Takahashi is only making $1 million and to the best of my knowledge (read: the Mets’ page on Cot’s Baseball Contracts), he won’t be eligible for arbitration until 2013, meaning the Mets can retain him until that time while giving him only minimal raises. However, he’ll be 36 next season and there’s no guarantee that he’ll be able to match his current level of success (a term I use loosely: his 98 ERA+ indicates that he’s a slightly below-average pitcher). Sure, there may not be a market for Takahashi, but it can’t possibly hurt to gauge other team’s interest.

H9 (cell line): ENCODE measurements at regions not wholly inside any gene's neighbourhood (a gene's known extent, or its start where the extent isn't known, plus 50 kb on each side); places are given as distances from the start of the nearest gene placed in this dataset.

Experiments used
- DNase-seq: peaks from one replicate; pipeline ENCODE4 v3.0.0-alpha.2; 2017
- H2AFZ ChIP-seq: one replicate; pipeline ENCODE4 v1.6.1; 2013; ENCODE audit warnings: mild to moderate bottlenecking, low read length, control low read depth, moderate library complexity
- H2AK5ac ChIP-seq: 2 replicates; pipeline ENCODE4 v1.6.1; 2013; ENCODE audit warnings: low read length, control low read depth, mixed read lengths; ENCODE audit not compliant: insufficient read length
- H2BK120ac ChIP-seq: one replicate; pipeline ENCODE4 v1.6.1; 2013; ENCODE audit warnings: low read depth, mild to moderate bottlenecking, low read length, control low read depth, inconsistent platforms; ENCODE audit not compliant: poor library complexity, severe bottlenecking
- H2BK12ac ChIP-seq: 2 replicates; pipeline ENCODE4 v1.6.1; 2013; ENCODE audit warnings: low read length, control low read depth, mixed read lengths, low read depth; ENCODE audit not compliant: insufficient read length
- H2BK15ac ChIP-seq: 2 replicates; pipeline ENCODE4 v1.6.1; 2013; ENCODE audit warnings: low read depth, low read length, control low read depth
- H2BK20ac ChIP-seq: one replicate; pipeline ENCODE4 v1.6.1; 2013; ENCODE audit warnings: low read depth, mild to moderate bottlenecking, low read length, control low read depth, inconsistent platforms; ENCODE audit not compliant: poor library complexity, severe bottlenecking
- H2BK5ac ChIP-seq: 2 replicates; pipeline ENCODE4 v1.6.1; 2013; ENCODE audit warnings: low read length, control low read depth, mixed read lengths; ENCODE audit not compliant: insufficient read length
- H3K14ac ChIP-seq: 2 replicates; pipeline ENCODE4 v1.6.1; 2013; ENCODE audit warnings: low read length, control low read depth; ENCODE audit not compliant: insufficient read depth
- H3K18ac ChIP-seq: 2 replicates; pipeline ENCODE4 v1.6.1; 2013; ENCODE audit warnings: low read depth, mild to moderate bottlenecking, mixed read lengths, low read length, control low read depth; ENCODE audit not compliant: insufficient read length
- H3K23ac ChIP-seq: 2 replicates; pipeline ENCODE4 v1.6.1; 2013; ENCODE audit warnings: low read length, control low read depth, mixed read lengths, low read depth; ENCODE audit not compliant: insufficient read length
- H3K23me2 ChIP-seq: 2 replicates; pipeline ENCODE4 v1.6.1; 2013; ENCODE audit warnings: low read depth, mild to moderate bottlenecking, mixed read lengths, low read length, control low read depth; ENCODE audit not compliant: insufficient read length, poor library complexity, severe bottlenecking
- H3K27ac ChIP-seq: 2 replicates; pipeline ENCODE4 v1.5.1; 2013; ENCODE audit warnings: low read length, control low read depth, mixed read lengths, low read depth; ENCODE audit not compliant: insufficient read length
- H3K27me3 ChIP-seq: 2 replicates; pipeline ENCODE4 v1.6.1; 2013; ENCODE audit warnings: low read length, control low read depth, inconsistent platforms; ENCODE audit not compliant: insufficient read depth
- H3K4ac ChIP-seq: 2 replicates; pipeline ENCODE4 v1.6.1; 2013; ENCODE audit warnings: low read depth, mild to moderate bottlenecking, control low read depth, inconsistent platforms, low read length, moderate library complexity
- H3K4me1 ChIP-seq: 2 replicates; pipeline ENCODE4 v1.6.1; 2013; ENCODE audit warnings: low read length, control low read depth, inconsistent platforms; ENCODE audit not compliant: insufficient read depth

As for Feliciano, there’s an additional wrinkle to consider: MLB Trade Rumors is predicting that he’ll qualify as a Type B free agent. As such, if the Mets offer him arbitration and he declines, they’ll receive a sandwich pick in next seasons amateur draft, which will likely be worth more than any prospect they could land after putting him on waivers. But, there’s definitely a market out there for him. For instance, the Yankees would probably be interested in adding a solid lefty-specialist, and that might force Tampa, Boston or even Texas or Minnesota to be interested, if only to their potential playoff opponents from adding to their arsenal. Heck, I could even see the Phillies claiming Feliciano just to ensure that he doesn’t land on the Braves and wreak his usual havoc on Ryan Howard, Raul Ibanez, and Chase Utley in the playoffs. The Mets might luck into landing a prospect who can help them more cheaply, but if they don’t find a return that they’re interested in, they can still pull him back from waivers. There’s really no downside (aside from bruised egos, I suppose).